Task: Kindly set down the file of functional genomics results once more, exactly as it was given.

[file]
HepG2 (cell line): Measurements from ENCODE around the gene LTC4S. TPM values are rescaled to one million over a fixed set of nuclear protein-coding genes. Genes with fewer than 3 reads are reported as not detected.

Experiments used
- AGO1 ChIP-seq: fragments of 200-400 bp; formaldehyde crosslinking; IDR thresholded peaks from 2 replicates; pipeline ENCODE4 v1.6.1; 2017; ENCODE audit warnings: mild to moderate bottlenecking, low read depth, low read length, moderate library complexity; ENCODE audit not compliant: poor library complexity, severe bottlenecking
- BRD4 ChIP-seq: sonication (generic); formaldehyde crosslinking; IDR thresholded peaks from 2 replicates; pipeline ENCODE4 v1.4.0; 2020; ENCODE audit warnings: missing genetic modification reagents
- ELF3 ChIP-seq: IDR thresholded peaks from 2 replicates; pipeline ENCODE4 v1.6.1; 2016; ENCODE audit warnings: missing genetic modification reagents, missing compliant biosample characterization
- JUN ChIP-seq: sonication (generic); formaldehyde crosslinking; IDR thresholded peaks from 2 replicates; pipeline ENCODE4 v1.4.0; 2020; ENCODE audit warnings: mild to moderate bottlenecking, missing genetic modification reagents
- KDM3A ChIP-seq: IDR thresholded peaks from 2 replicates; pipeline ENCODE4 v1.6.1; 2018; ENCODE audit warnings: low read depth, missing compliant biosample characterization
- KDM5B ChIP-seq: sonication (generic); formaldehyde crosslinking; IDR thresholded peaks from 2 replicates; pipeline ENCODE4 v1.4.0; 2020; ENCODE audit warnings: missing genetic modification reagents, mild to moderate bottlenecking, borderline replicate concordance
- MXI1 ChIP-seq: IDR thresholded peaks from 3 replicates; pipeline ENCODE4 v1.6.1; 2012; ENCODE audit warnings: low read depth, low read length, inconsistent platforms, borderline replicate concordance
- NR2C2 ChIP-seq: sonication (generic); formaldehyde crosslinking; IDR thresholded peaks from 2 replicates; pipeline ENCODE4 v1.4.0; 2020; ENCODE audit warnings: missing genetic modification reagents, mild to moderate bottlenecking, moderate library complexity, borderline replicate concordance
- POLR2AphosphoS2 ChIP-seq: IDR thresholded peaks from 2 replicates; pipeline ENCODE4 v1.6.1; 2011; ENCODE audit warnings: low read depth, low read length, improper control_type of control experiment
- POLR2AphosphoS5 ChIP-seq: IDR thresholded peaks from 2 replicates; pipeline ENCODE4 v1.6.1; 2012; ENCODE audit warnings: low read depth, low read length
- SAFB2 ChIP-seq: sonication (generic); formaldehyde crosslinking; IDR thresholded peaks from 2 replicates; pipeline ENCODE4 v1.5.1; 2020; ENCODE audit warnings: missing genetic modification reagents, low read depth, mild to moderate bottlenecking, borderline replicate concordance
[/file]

HepG2 (cell line): Measurements from ENCODE around the gene LTC4S. TPM values are rescaled to one million over a fixed set of nuclear protein-coding genes. Genes with fewer than 3 reads are reported as not detected.

Experiments used
- AGO1 ChIP-seq: fragments of 200-400 bp; formaldehyde crosslinking; IDR thresholded peaks from 2 replicates; pipeline ENCODE4 v1.6.1; 2017; ENCODE audit warnings: mild to moderate bottlenecking, low read depth, low read length, moderate library complexity; ENCODE audit not compliant: poor library complexity, severe bottlenecking
- BRD4 ChIP-seq: sonication (generic); formaldehyde crosslinking; IDR thresholded peaks from 2 replicates; pipeline ENCODE4 v1.4.0; 2020; ENCODE audit warnings: missing genetic modification reagents
- ELF3 ChIP-seq: IDR thresholded peaks from 2 replicates; pipeline ENCODE4 v1.6.1; 2016; ENCODE audit warnings: missing genetic modification reagents, missing compliant biosample characterization
- JUN ChIP-seq: sonication (generic); formaldehyde crosslinking; IDR thresholded peaks from 2 replicates; pipeline ENCODE4 v1.4.0; 2020; ENCODE audit warnings: mild to moderate bottlenecking, missing genetic modification reagents
- KDM3A ChIP-seq: IDR thresholded peaks from 2 replicates; pipeline ENCODE4 v1.6.1; 2018; ENCODE audit warnings: low read depth, missing compliant biosample characterization
- KDM5B ChIP-seq: sonication (generic); formaldehyde crosslinking; IDR thresholded peaks from 2 replicates; pipeline ENCODE4 v1.4.0; 2020; ENCODE audit warnings: missing genetic modification reagents, mild to moderate bottlenecking, borderline replicate concordance
- MXI1 ChIP-seq: IDR thresholded peaks from 3 replicates; pipeline ENCODE4 v1.6.1; 2012; ENCODE audit warnings: low read depth, low read length, inconsistent platforms, borderline replicate concordance
- NR2C2 ChIP-seq: sonication (generic); formaldehyde crosslinking; IDR thresholded peaks from 2 replicates; pipeline ENCODE4 v1.4.0; 2020; ENCODE audit warnings: missing genetic modification reagents, mild to moderate bottlenecking, moderate library complexity, borderline replicate concordance
- POLR2AphosphoS2 ChIP-seq: IDR thresholded peaks from 2 replicates; pipeline ENCODE4 v1.6.1; 2011; ENCODE audit warnings: low read depth, low read length, improper control_type of control experiment
- POLR2AphosphoS5 ChIP-seq: IDR thresholded peaks from 2 replicates; pipeline ENCODE4 v1.6.1; 2012; ENCODE audit warnings: low read depth, low read length
- SAFB2 ChIP-seq: sonication (generic); formaldehyde crosslinking; IDR thresholded peaks from 2 replicates; pipeline ENCODE4 v1.5.1; 2020; ENCODE audit warnings: missing genetic modification reagents, low read depth, mild to moderate bottlenecking, borderline replicate concordance